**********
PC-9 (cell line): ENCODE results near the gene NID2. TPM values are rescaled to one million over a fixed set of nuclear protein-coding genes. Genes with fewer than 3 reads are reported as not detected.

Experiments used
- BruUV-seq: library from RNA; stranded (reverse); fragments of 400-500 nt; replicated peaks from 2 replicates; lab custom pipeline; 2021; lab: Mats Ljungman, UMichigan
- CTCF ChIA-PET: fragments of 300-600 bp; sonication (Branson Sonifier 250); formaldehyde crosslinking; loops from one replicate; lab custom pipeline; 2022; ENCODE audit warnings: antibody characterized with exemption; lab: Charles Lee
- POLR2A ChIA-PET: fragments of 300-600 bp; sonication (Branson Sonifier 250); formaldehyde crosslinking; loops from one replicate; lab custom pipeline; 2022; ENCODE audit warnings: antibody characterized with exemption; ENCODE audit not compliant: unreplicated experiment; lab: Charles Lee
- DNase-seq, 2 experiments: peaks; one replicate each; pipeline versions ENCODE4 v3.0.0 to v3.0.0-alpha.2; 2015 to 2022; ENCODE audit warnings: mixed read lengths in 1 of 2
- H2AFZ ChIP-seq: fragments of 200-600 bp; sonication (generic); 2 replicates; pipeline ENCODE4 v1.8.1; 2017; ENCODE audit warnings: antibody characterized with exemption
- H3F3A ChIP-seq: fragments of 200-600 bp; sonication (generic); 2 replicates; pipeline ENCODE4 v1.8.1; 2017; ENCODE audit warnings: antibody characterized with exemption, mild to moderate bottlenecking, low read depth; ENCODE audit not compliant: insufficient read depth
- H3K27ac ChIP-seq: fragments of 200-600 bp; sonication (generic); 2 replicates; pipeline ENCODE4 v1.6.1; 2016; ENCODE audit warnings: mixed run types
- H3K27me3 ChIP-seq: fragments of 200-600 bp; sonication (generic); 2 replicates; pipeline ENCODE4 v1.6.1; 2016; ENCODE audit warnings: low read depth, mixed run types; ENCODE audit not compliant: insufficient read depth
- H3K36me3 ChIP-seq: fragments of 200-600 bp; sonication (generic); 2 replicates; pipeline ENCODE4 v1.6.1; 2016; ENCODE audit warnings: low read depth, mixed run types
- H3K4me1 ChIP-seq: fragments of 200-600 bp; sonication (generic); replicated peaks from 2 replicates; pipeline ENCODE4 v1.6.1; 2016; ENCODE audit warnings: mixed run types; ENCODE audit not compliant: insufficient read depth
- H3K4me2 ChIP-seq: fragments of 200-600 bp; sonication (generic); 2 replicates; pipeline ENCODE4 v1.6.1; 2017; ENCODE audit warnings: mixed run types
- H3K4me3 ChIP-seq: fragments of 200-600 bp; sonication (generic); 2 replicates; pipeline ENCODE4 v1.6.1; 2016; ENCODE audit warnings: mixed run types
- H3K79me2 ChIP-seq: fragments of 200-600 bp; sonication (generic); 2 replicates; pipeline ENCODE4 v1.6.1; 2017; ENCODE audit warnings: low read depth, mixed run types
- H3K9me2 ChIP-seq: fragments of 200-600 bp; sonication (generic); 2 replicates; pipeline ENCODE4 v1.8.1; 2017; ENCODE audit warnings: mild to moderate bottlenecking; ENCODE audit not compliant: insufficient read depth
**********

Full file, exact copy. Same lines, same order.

PC-9 (cell line): ENCODE results near the gene NID2. TPM values are rescaled to one million over a fixed set of nuclear protein-coding genes. Genes with fewer than 3 reads are reported as not detected.

Experiments used
- BruUV-seq: library from RNA; stranded (reverse); fragments of 400-500 nt; replicated peaks from 2 replicates; lab custom pipeline; 2021; lab: Mats Ljungman, UMichigan
- CTCF ChIA-PET: fragments of 300-600 bp; sonication (Branson Sonifier 250); formaldehyde crosslinking; loops from one replicate; lab custom pipeline; 2022; ENCODE audit warnings: antibody characterized with exemption; lab: Charles Lee
- POLR2A ChIA-PET: fragments of 300-600 bp; sonication (Branson Sonifier 250); formaldehyde crosslinking; loops from one replicate; lab custom pipeline; 2022; ENCODE audit warnings: antibody characterized with exemption; ENCODE audit not compliant: unreplicated experiment; lab: Charles Lee
- DNase-seq, 2 experiments: peaks; one replicate each; pipeline versions ENCODE4 v3.0.0 to v3.0.0-alpha.2; 2015 to 2022; ENCODE audit warnings: mixed read lengths in 1 of 2
- H2AFZ ChIP-seq: fragments of 200-600 bp; sonication (generic); 2 replicates; pipeline ENCODE4 v1.8.1; 2017; ENCODE audit warnings: antibody characterized with exemption
- H3F3A ChIP-seq: fragments of 200-600 bp; sonication (generic); 2 replicates; pipeline ENCODE4 v1.8.1; 2017; ENCODE audit warnings: antibody characterized with exemption, mild to moderate bottlenecking, low read depth; ENCODE audit not compliant: insufficient read depth
- H3K27ac ChIP-seq: fragments of 200-600 bp; sonication (generic); 2 replicates; pipeline ENCODE4 v1.6.1; 2016; ENCODE audit warnings: mixed run types
- H3K27me3 ChIP-seq: fragments of 200-600 bp; sonication (generic); 2 replicates; pipeline ENCODE4 v1.6.1; 2016; ENCODE audit warnings: low read depth, mixed run types; ENCODE audit not compliant: insufficient read depth
- H3K36me3 ChIP-seq: fragments of 200-600 bp; sonication (generic); 2 replicates; pipeline ENCODE4 v1.6.1; 2016; ENCODE audit warnings: low read depth, mixed run types
- H3K4me1 ChIP-seq: fragments of 200-600 bp; sonication (generic); replicated peaks from 2 replicates; pipeline ENCODE4 v1.6.1; 2016; ENCODE audit warnings: mixed run types; ENCODE audit not compliant: insufficient read depth
- H3K4me2 ChIP-seq: fragments of 200-600 bp; sonication (generic); 2 replicates; pipeline ENCODE4 v1.6.1; 2017; ENCODE audit warnings: mixed run types
- H3K4me3 ChIP-seq: fragments of 200-600 bp; sonication (generic); 2 replicates; pipeline ENCODE4 v1.6.1; 2016; ENCODE audit warnings: mixed run types
- H3K79me2 ChIP-seq: fragments of 200-600 bp; sonication (generic); 2 replicates; pipeline ENCODE4 v1.6.1; 2017; ENCODE audit warnings: low read depth, mixed run types
- H3K9me2 ChIP-seq: fragments of 200-600 bp; sonication (generic); 2 replicates; pipeline ENCODE4 v1.8.1; 2017; ENCODE audit warnings: mild to moderate bottlenecking; ENCODE audit not compliant: insufficient read depth